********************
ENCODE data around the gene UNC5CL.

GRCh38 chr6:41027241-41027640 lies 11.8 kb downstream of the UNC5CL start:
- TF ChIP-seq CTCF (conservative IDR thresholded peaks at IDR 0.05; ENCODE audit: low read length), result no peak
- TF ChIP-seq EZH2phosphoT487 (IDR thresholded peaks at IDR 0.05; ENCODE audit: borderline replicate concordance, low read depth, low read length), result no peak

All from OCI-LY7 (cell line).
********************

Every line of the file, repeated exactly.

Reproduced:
ENCODE data around the gene UNC5CL.

GRCh38 chr6:41027241-41027640 lies 11.8 kb downstream of the UNC5CL start:
- TF ChIP-seq CTCF (conservative IDR thresholded peaks at IDR 0.05; ENCODE audit: low read length), result no peak
- TF ChIP-seq EZH2phosphoT487 (IDR thresholded peaks at IDR 0.05; ENCODE audit: borderline replicate concordance, low read depth, low read length), result no peak

All from OCI-LY7 (cell line).